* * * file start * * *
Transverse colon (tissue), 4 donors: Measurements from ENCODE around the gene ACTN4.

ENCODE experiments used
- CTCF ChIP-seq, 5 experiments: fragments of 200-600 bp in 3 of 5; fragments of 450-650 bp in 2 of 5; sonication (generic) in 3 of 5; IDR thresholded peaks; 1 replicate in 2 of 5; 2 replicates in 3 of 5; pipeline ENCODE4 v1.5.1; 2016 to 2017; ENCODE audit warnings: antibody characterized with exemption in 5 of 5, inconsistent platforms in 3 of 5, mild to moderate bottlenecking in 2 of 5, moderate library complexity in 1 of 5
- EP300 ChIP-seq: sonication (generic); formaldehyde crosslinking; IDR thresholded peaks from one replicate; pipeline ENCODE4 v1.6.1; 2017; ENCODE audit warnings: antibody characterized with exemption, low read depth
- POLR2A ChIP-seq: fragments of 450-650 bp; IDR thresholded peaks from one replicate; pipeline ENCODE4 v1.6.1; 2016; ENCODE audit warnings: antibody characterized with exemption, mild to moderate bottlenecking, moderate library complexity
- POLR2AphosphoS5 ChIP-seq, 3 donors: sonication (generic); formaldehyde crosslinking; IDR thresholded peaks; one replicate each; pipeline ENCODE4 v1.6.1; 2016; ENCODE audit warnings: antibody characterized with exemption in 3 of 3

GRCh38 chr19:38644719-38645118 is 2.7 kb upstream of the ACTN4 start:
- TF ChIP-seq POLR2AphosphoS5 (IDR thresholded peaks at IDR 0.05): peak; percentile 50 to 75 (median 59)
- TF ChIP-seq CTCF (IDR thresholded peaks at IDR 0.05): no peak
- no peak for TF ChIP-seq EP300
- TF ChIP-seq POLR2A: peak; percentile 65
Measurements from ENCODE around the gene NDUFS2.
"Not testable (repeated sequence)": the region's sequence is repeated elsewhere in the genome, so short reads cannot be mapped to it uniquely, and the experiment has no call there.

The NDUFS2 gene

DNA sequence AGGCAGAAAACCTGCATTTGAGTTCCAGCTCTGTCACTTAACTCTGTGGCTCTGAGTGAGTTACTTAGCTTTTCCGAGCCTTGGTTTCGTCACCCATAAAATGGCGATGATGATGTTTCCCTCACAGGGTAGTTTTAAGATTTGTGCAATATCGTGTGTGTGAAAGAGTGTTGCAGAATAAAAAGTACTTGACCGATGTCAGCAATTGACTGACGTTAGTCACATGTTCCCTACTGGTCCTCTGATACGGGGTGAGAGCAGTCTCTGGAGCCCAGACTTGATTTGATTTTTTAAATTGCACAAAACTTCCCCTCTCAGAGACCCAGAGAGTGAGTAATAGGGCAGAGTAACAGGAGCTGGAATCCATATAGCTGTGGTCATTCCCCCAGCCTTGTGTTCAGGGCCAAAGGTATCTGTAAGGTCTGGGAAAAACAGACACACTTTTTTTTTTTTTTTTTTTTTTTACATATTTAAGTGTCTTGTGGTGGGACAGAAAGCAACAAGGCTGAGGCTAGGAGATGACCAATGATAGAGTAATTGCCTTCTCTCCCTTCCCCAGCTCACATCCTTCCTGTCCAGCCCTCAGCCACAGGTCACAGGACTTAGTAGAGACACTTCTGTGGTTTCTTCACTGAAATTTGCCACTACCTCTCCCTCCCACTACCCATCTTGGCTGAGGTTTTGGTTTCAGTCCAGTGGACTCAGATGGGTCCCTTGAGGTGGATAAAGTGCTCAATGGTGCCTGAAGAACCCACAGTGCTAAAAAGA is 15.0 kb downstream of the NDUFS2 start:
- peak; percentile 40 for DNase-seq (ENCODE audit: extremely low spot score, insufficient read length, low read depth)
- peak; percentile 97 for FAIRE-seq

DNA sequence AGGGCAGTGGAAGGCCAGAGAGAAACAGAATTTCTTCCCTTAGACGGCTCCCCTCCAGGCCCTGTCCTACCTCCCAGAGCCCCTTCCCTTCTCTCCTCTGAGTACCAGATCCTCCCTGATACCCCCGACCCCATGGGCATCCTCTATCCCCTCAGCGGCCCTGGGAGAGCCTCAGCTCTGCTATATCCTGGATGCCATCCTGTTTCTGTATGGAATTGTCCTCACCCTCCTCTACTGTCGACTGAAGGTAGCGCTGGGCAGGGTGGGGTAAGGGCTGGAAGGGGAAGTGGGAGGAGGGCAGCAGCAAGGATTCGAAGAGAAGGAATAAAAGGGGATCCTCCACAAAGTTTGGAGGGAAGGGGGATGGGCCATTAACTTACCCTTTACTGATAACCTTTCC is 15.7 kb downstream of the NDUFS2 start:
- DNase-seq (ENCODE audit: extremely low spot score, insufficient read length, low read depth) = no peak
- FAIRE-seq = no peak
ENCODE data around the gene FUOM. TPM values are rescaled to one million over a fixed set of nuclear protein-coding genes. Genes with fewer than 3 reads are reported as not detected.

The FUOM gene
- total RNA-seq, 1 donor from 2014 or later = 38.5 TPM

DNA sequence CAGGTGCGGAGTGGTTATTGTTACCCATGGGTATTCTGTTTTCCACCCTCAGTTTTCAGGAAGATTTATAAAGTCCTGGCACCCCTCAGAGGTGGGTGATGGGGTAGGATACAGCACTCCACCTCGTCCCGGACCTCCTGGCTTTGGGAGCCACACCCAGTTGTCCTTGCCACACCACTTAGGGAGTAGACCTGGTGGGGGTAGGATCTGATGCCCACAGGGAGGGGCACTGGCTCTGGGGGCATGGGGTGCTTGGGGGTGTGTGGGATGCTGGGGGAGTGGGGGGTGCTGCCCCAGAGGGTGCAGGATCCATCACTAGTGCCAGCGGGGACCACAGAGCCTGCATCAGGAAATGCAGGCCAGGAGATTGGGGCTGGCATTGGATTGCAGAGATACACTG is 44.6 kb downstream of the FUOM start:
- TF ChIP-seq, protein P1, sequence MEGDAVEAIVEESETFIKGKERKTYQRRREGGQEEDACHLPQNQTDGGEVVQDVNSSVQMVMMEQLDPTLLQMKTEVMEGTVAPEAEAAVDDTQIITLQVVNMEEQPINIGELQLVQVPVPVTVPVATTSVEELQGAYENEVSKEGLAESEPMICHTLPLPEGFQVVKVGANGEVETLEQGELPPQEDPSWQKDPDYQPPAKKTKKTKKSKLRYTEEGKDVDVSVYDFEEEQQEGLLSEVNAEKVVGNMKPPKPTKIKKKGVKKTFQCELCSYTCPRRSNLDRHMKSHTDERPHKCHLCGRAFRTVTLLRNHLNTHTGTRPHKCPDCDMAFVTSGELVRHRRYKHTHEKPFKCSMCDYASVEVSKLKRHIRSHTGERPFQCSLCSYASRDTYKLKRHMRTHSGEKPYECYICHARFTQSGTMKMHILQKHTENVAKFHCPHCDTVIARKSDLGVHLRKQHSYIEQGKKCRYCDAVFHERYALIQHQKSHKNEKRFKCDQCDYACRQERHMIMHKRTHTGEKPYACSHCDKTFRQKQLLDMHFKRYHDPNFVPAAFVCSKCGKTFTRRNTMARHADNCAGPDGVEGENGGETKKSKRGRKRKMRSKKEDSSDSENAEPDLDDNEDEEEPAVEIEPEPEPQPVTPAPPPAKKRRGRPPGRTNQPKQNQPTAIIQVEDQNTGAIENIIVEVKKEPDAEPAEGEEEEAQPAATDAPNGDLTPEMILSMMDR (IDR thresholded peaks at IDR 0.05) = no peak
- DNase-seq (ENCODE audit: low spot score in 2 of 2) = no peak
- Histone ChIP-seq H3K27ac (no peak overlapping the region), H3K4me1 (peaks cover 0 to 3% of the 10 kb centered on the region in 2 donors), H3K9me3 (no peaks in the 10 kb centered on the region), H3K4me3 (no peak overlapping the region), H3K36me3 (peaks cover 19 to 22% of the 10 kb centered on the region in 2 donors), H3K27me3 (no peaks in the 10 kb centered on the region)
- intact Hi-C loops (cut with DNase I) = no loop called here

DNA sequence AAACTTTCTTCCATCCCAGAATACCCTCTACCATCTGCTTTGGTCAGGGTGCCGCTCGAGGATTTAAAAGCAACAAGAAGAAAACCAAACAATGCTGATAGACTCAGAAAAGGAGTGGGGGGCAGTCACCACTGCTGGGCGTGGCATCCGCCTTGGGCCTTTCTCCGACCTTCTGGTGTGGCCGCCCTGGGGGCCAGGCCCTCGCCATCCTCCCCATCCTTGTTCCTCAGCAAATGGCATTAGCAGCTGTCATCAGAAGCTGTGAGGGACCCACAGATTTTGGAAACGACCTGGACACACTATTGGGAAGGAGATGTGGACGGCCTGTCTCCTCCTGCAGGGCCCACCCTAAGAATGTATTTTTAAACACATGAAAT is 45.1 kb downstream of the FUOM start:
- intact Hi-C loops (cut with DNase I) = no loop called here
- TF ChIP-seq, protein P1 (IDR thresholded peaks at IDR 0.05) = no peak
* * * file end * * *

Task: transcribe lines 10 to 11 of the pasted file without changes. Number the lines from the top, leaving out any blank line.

- no peak for TF ChIP-seq EP300
- TF ChIP-seq POLR2A: peak; percentile 65